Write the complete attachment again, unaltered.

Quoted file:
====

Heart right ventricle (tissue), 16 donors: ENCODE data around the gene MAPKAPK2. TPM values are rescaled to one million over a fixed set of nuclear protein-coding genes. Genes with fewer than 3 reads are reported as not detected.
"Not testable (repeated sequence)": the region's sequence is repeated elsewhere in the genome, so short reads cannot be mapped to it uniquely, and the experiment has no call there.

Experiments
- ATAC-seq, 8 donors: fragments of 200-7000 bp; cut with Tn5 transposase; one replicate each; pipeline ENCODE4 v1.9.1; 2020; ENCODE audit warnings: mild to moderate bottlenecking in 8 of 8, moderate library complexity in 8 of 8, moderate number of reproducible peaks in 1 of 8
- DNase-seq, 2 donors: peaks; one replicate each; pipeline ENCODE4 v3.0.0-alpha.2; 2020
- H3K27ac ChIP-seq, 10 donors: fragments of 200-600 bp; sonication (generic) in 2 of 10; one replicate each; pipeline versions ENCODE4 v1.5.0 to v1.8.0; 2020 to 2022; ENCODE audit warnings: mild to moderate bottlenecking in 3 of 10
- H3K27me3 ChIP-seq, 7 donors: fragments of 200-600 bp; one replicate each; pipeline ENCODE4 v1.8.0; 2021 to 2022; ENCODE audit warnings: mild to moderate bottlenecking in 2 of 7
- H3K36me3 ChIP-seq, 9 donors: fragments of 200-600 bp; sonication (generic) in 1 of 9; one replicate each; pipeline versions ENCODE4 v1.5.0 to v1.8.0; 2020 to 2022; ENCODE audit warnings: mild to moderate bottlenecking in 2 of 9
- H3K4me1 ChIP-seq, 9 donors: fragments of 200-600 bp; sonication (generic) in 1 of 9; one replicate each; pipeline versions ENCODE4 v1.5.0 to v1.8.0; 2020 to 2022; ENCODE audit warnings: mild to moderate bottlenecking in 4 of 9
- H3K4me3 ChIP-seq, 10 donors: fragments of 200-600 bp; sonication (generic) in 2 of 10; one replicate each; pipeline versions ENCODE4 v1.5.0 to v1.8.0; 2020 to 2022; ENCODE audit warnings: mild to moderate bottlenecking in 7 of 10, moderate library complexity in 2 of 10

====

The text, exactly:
Heart right ventricle (tissue), 16 donors: ENCODE data around the gene MAPKAPK2. TPM values are rescaled to one million over a fixed set of nuclear protein-coding genes. Genes with fewer than 3 reads are reported as not detected.
"Not testable (repeated sequence)": the region's sequence is repeated elsewhere in the genome, so short reads cannot be mapped to it uniquely, and the experiment has no call there.

Experiments
- ATAC-seq, 8 donors: fragments of 200-7000 bp; cut with Tn5 transposase; one replicate each; pipeline ENCODE4 v1.9.1; 2020; ENCODE audit warnings: mild to moderate bottlenecking in 8 of 8, moderate library complexity in 8 of 8, moderate number of reproducible peaks in 1 of 8
- DNase-seq, 2 donors: peaks; one replicate each; pipeline ENCODE4 v3.0.0-alpha.2; 2020
- H3K27ac ChIP-seq, 10 donors: fragments of 200-600 bp; sonication (generic) in 2 of 10; one replicate each; pipeline versions ENCODE4 v1.5.0 to v1.8.0; 2020 to 2022; ENCODE audit warnings: mild to moderate bottlenecking in 3 of 10
- H3K27me3 ChIP-seq, 7 donors: fragments of 200-600 bp; one replicate each; pipeline ENCODE4 v1.8.0; 2021 to 2022; ENCODE audit warnings: mild to moderate bottlenecking in 2 of 7
- H3K36me3 ChIP-seq, 9 donors: fragments of 200-600 bp; sonication (generic) in 1 of 9; one replicate each; pipeline versions ENCODE4 v1.5.0 to v1.8.0; 2020 to 2022; ENCODE audit warnings: mild to moderate bottlenecking in 2 of 9
- H3K4me1 ChIP-seq, 9 donors: fragments of 200-600 bp; sonication (generic) in 1 of 9; one replicate each; pipeline versions ENCODE4 v1.5.0 to v1.8.0; 2020 to 2022; ENCODE audit warnings: mild to moderate bottlenecking in 4 of 9
- H3K4me3 ChIP-seq, 10 donors: fragments of 200-600 bp; sonication (generic) in 2 of 10; one replicate each; pipeline versions ENCODE4 v1.5.0 to v1.8.0; 2020 to 2022; ENCODE audit warnings: mild to moderate bottlenecking in 7 of 10, moderate library complexity in 2 of 10